Morgan Quaintance:
Missing Time

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What makes us who we are? In Missing Time, Morgan Quaintance sets out his case that the answer to this question lies in our memories, whether they be from a “personal, collective or national perspective”…

In The X-Files, David Duchovny’s FBI agent Fox Mulder spends much of his time and energy concerned with his missing sister, Samantha, presumed – by Fox at least – to have been abducted by aliens when the pair were still kids. It’s this loss that drives Mulder, who declares in season seven of the show that “I want to believe so badly in a truth beyond our own.” Mulder’s progress is hampered, more often than not, by shady, faceless G-Men – covering tracks while propagating a preferred version of history. Was Fox’s memory of his sister being abducted just his mind playing tricks? If so, what did happen? A bigger question is where this leaves Fox, whose search for ‘the truth’ underpins The X-Files and the very core of its central character.

I mention The X-Files, and Fox’s narrative arc especially, because much of what it pertains to – memory, disparities in time, subjective truth, alien abduction, fallout of the Cold War, plots at the highest levels of government, and more besides – looms large in Morgan Quaintance’s film, Missing Time. Across fifteen minutes of archival footage, we are presented with various historical events – the veracity of some of which is open to speculation. The film opens in black and white, with radar footage. Blobs appear on the screen, conjuring US airmen’s reports of having seen foo fighters, or unidentified flying objects; next – via newspaper clippings and testimony – we hear the case of Barney and Betty Hill, who believed they had been abducted by “cat-eyed, grey-skinned beings in the New Hampshire mountains” in 1961.

“Things get less science fiction, much more real”

Then, from these very American-feeling narratives, we’re on the Thames; a clutch of CCTV cameras – you can almost hear Fox mutter that “just because you’re paranoid, it doesn’t mean they’re not out to get you”; the MI6 building hoves into view – what goes on behind its façade? The hidden in plain sight hand of the state writ large. Chilling in its monolithic mundanity. Numbers are recounted, machine-like, triggering thoughts of those stories of numbers stations, believed to have been utilised by foreign powers to communicate with their intelligence officers operating in the field. And we’re back in the realms of conjecture and Cold War myth making. We want to believe.

From there, though, we jump to flag waving colonialism – Prince Philip (I think – hard to say as he looks so young) and entourage in grainy footage. Here, things get less speculative fiction, much more real – we hear of the scale of atrocities perpetrated by the British in Kenya; the arrogance of an occupying force and the vacuum they leave resulting (unsurprisingly, depressingly) in destabilisation, oppression, misery. History repeating itself (not, however, a history I was ever taught).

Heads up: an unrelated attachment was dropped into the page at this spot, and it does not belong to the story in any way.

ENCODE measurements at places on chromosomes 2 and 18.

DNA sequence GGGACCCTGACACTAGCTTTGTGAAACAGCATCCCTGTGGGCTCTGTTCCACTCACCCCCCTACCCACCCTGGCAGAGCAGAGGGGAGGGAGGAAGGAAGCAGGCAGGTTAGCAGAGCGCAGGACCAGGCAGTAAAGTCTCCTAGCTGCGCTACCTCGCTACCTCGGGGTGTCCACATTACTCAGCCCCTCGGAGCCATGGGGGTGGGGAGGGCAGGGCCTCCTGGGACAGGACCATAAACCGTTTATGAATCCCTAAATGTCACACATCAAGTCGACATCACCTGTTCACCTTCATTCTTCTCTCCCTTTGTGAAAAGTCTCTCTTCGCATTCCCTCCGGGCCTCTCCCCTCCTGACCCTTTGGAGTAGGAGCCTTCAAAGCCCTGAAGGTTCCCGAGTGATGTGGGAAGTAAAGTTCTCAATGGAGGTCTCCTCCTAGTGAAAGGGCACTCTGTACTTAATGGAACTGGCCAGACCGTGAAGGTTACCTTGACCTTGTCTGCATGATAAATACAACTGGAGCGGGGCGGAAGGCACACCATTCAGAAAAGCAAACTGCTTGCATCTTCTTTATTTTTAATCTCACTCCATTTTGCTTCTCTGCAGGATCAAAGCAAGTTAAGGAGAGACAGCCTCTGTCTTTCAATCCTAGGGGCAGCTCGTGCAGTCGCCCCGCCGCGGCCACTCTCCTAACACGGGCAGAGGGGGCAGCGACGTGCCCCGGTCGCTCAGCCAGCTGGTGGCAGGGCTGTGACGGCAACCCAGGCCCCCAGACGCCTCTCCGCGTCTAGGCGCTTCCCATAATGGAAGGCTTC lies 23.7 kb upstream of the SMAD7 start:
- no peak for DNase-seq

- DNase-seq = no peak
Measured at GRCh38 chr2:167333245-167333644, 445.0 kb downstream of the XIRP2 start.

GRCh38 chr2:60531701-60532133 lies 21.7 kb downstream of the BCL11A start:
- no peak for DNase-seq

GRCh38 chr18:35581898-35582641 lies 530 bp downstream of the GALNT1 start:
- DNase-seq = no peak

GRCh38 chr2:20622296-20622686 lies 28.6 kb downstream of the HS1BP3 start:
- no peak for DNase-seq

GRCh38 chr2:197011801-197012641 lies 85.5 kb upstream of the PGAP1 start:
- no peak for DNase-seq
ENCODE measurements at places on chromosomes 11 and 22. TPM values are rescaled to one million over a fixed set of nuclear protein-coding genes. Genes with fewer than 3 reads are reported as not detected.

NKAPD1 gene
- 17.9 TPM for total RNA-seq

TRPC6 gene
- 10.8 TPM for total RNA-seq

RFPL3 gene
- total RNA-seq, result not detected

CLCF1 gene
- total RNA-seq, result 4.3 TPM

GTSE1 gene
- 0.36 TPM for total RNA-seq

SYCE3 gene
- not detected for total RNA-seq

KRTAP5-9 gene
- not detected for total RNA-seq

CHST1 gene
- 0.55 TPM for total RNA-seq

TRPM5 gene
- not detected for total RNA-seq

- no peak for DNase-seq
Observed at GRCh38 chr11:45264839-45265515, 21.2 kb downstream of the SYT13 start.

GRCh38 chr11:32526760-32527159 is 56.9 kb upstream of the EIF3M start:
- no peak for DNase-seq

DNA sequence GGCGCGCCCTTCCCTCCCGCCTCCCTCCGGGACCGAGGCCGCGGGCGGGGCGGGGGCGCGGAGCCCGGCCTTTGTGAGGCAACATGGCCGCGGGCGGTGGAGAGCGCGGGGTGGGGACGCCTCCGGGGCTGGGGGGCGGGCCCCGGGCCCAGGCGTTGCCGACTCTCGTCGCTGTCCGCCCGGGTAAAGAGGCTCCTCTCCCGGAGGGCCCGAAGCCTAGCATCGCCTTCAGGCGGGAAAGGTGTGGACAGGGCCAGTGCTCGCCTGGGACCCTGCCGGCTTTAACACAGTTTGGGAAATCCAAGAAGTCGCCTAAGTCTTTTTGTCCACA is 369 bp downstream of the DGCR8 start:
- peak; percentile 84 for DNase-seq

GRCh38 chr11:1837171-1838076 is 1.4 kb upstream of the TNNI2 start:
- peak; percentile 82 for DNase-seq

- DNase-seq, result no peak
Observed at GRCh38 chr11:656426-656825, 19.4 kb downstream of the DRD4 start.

“Missing Time holds open the question of what and who we’re prepared to believe, and why”

Quaintance says that “Missing Time is about what makes each of us who we are.” The film’s elements – the Cold War, alien abduction, decolonisation – were chosen, he continues, “to highlight a different aspect of how important memory is for us, whether it’s from a personal, collective or national perspective.” We can see the impacts of this being played out in real time if we switch on the rolling news right now, to witness the calamitous events in Gaza framed largely as a conflict between equal forces committing equal wrongs.

One of the strengths of Missing Time, therefore, is in holding open the question of what and who we’re prepared to believe, and why. It nudges us, via memories, toward questioning the ‘truth’ of the matter, and recognising its (and our) fallibility and subjectivity; intertwined with this is how memory, therefore, might not always be relied upon to be objective.

In isolation, and to a degree, this is fine when it’s the quotidian stuff of life. Problems really arise when collective memories are enshrined and enacted to the detriment of others. When memories are turned into history written by the victor, what are the trickle-down effects on nationhood and self-hood? What has been embellished, or omitted? Why might this be? Pertinent questions all. And, as Quaintance’s film asks us to ponder and confront the answers, we must, in turn, consider what they say about who we are – both individually and otherwise.

Mike Pinnington

Catch Morgan Quaintance: Missing Time until 30 June online @ John Hansard Gallery

Image: still from Missing Time

Posted on 14/05/2021 by thedoublenegative